Muslim terror strikes as Nigeria mourns fatal airline crash

At least 12 people were killed, and 35 seriously injured, in a suicide bombing at a Christian church in northern Nigeria on Sunday, June 3. The suicide bomber drove his vehicle, packed with explosives, into a security checkpoint that had been set up by police near the church in Bauchi.

Although the vehicle was stopped short of the church itself, the explosion caused the building to collapse, and worshippers who rushed out were caught in a fire started by the bomb.

“We have a checkpoint not far from the church which prevented the bomber from gaining access to his target,” said State police commissioner Mohammed Ladan.
“So he rammed the car into a security gate and the car exploded, killing him and eight other people. … many people were injured,” he added.

Boko Haram has claimed attacks killing more than 1,000 in Nigeria since July 2009, with some of the worst bloodshed coming in the northeast.
The group staged a daring jailbreak in Bauchi in September 2010 during which it said roughly 100 of its members were freed.

Meanwhile Archbishop of Jos and President of the Conference of Catholic Bishops of Nigeria, Ignatius Ayau Kaigama condemned the killings. "We are appalled and shocked by the two tragedies that hit Nigeria, the airplane crash in Lagos that killed 153 people, and the attack on a Christian church in Bauchi,"

It is reported that the original target was the evangelical Living Faith Church, which has a large congregation. Due to the tight security at the church, the suicide bomber was said to have instead rammed his car bomb into the Harvest Field Church of Christ. Eye witness reports say that all nearby churches were forced to shut down prematurely, and worshipers fled for safety to their homes after the blast. Security has since been heightened.

It was not clear who was responsible for the blast on the outskirts of the city of Bauchi, although churches have been a favorite target of violent Islamist sect Boko Haram this year- meaning that it is likely to be the handwork of the sect.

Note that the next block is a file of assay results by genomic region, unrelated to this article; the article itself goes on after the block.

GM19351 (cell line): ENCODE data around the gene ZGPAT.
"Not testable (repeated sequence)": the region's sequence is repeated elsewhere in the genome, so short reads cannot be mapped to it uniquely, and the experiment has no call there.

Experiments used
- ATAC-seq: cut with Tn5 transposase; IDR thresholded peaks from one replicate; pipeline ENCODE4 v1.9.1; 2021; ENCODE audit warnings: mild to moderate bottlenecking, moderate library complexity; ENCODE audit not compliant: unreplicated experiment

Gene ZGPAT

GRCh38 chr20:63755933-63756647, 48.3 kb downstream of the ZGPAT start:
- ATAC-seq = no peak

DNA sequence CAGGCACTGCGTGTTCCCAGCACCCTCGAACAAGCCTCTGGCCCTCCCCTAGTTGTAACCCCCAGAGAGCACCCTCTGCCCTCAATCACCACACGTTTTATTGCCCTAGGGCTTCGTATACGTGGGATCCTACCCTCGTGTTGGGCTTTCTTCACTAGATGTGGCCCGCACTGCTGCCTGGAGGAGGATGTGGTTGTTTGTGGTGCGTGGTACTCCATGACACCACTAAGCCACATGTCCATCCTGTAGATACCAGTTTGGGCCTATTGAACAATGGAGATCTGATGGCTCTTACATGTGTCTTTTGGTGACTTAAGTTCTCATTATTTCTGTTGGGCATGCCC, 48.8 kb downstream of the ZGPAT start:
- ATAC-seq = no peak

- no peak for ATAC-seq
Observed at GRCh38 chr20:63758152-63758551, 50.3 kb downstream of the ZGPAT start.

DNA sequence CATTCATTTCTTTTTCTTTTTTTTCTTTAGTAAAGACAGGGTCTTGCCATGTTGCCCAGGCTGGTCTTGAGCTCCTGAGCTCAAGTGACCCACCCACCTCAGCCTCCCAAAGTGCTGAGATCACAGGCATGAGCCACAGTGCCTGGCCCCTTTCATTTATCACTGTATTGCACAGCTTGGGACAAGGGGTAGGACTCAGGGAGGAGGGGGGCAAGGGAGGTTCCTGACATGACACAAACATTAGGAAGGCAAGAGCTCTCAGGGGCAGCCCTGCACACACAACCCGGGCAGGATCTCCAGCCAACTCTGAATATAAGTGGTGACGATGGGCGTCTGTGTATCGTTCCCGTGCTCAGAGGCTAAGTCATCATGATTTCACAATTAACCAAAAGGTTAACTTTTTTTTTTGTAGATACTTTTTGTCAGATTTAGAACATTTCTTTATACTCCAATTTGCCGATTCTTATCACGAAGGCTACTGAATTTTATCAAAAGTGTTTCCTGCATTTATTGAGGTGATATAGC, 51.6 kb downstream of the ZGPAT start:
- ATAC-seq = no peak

Over the last few years, Boko Haram has made numerous deadly attacks especially on Christians and their places of worship in Nigeria. On Christmas Day, 2011, a bomb blast killed numerous Christians as they departed divine services, for example. Bombings and armed attacks continue, especially in northern Nigeria where Boko Haram holds sway and has demanded Christians either convert to Islam or depart.

Also on Sunday, June 3, an airliner flying from Abuja crashed in a neighborhood in Lagos. The plane, carrying 147 passengers and six crew members, hit a two-storey building and a church and a small print shop. There were no survivors. No connection to any terrorist group has yet been discovered in the mishap.



Spero News editor Martin Barillas is a former US diplomat, who also worked as a democracy advocate and election observer in Latin America. He is also a freelance translator.

Comments

National Guardsman answered Allah's call to fight for Islamic State

Spc Hasan Edmonds of Illinois, and cousin Jonas Edmonds, were arrested on plans to join Islamic State terrorists in Libya. The FBI worries that more Americans will follow as IS spreads.

Catholic bishops intimidate priests in England and Wales

Nearly 500 priests in England and Wales signed an open letter demanding their bishops' adherence to Catholic doctrine on traditional marriage, in advance of october 2015 Vatican synod on family.

New audio of deadly arrest of college student

Family says autopsy shows drunk student was shot in the back by police officer.

European airlines switch to two-man rule following Germanwings crash

Thomas Cook, Virgin Air, EasyJet and Norwegian declared that they are switching procedures to require two persons at all times in jetliner cockpits. This follows post-911 procedure for U.S. airlines.

Book review: My Battle Against Hitler

Dietrich von Hildebrand was a German theologian who resisted Germany's National Socialism.

This page took 0.1221seconds to load